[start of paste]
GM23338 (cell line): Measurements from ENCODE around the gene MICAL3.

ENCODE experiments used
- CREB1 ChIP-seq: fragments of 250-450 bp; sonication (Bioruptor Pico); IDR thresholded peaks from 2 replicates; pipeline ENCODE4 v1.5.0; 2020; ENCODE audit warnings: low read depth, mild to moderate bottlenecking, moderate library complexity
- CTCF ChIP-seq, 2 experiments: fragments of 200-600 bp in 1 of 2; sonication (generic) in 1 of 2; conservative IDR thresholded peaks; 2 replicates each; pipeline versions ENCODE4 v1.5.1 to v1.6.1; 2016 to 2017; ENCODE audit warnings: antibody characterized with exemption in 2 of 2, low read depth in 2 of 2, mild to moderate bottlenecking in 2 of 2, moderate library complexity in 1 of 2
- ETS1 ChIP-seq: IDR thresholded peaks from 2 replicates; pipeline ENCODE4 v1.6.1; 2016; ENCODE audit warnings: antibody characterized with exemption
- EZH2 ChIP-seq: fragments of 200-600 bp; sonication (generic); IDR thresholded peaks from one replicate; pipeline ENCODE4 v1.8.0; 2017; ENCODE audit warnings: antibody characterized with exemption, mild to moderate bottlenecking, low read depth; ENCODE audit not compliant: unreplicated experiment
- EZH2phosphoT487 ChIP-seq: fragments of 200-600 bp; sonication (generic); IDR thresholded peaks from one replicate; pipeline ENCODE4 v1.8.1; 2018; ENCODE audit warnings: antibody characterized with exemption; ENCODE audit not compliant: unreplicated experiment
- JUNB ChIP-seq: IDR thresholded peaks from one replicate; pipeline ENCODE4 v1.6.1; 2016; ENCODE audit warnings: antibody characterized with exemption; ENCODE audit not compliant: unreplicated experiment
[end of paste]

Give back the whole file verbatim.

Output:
GM23338 (cell line): Measurements from ENCODE around the gene MICAL3.

ENCODE experiments used
- CREB1 ChIP-seq: fragments of 250-450 bp; sonication (Bioruptor Pico); IDR thresholded peaks from 2 replicates; pipeline ENCODE4 v1.5.0; 2020; ENCODE audit warnings: low read depth, mild to moderate bottlenecking, moderate library complexity
- CTCF ChIP-seq, 2 experiments: fragments of 200-600 bp in 1 of 2; sonication (generic) in 1 of 2; conservative IDR thresholded peaks; 2 replicates each; pipeline versions ENCODE4 v1.5.1 to v1.6.1; 2016 to 2017; ENCODE audit warnings: antibody characterized with exemption in 2 of 2, low read depth in 2 of 2, mild to moderate bottlenecking in 2 of 2, moderate library complexity in 1 of 2
- ETS1 ChIP-seq: IDR thresholded peaks from 2 replicates; pipeline ENCODE4 v1.6.1; 2016; ENCODE audit warnings: antibody characterized with exemption
- EZH2 ChIP-seq: fragments of 200-600 bp; sonication (generic); IDR thresholded peaks from one replicate; pipeline ENCODE4 v1.8.0; 2017; ENCODE audit warnings: antibody characterized with exemption, mild to moderate bottlenecking, low read depth; ENCODE audit not compliant: unreplicated experiment
- EZH2phosphoT487 ChIP-seq: fragments of 200-600 bp; sonication (generic); IDR thresholded peaks from one replicate; pipeline ENCODE4 v1.8.1; 2018; ENCODE audit warnings: antibody characterized with exemption; ENCODE audit not compliant: unreplicated experiment
- JUNB ChIP-seq: IDR thresholded peaks from one replicate; pipeline ENCODE4 v1.6.1; 2016; ENCODE audit warnings: antibody characterized with exemption; ENCODE audit not compliant: unreplicated experiment